A weighting session that we intentionally recorded with our Inspire HR was similar to the HIIT session we recorded with our Apple Watch, both in terms of calories burned and heart rate. The results of the devices differed only by six calories. Considering that the Apple Watch is four times as expensive as the Inspire HR, Fitbit is doing pretty well.
Sleep tracking is one of the areas in which Fitbit excels, and the Inspire HR continues to offer greatness. We have a small child, which means there is not a full night of uninterrupted sleep in our world – an excellent opportunity to test sleep accuracy, right? The Inspire HR was just right every night and showed exactly when we were awake.
In terms of battery life, the Fitbit Inspire HR promises a lifespan of five days per charge that we’ve found to be accurate day and night with the device. This is a little less than the one-week life of Charge 3, but there is still a fairly long time between charges.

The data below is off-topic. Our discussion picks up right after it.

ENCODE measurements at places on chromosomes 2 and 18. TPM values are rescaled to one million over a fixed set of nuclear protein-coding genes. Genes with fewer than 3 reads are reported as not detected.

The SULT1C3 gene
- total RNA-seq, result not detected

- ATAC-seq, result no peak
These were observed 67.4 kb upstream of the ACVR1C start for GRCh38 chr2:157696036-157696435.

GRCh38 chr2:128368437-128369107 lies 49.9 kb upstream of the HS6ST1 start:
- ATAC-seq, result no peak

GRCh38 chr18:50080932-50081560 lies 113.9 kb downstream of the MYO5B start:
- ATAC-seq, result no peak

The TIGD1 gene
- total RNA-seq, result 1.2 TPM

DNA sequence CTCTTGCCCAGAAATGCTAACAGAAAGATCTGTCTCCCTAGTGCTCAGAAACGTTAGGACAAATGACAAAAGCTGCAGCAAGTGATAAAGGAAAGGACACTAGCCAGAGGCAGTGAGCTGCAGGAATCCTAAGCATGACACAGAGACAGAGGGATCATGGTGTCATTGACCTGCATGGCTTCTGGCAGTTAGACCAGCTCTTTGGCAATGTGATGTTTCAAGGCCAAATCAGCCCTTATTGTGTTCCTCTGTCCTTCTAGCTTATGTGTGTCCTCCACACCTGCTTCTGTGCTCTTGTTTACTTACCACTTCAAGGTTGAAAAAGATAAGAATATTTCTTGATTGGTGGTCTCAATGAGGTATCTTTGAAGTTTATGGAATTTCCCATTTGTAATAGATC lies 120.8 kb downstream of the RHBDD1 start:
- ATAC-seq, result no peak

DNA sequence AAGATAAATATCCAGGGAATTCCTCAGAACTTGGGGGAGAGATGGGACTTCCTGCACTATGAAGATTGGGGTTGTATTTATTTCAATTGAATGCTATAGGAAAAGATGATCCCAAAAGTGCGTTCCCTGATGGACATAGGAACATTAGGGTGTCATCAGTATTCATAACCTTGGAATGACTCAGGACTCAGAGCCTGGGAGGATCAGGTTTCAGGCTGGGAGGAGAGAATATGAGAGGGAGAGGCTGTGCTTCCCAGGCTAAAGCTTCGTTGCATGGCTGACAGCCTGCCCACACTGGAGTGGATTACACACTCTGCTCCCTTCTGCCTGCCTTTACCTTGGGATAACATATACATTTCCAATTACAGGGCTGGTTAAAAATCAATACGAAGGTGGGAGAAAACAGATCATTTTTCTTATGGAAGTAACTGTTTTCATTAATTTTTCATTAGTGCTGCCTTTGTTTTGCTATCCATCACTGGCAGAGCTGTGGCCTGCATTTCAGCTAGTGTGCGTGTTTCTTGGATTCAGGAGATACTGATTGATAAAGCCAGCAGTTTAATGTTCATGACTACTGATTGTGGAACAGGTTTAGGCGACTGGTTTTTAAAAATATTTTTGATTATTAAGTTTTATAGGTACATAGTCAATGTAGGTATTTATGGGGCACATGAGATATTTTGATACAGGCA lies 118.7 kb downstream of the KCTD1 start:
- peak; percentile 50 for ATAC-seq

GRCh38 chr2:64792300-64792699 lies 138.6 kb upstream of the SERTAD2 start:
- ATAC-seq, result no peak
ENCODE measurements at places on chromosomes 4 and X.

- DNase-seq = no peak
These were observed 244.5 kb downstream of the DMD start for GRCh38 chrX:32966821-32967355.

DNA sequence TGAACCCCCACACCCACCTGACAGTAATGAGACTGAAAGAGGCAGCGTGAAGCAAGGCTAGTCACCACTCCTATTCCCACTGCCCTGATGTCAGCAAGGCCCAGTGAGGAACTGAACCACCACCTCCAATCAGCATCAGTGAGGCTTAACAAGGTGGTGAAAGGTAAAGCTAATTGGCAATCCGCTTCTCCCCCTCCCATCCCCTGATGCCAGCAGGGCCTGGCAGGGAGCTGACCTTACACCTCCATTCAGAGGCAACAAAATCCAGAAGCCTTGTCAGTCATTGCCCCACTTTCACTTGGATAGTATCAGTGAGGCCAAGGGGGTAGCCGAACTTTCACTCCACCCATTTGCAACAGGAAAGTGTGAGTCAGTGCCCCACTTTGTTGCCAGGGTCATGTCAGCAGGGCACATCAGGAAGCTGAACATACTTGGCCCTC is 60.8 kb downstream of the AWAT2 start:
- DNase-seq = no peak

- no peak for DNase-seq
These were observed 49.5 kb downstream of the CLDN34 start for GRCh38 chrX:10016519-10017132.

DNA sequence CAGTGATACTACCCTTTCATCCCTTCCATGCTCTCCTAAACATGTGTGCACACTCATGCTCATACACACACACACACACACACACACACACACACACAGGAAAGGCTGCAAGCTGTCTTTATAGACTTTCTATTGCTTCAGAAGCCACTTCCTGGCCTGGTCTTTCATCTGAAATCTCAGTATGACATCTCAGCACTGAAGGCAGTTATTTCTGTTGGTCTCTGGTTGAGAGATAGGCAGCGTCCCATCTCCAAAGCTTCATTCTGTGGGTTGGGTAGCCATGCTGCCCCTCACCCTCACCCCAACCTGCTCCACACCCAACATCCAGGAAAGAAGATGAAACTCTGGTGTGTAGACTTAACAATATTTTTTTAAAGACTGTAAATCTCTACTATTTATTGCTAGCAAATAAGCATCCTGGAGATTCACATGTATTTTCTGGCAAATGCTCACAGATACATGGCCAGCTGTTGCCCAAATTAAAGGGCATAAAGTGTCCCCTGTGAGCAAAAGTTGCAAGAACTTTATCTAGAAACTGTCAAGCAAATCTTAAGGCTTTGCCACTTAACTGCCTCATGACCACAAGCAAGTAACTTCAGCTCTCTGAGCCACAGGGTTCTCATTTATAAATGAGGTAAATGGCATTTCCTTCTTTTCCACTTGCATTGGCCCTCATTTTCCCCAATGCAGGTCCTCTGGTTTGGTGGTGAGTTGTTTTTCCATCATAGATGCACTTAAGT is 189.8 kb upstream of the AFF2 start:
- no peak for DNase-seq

As is common with Fitbit devices, the Inspire HR does not use a standard USB C or microUSB charger. Instead, a small cable with a special charging station is included in the delivery. The pins on the bottom of the HR must be aligned with the pins on the cradle for charging to take place. It works fine, though we still think a standard cable solution would be more versatile.
Mit gutem Herzfrequenz-Tracking, Wasser- und Schwimmtracking, verbundenem GPS, geführten Atemübungen und fortschrittlichem Schlaf-Tracking ist der Fitbit Inspire HR für alle, die einen schlanken und leistungsfähigen Fitness-Tracker suchen. Es mag eine etwas billigere Verarbeitungsqualität haben, aber die für den Preis angebotenen Funktionen sind wirklich bemerkenswert.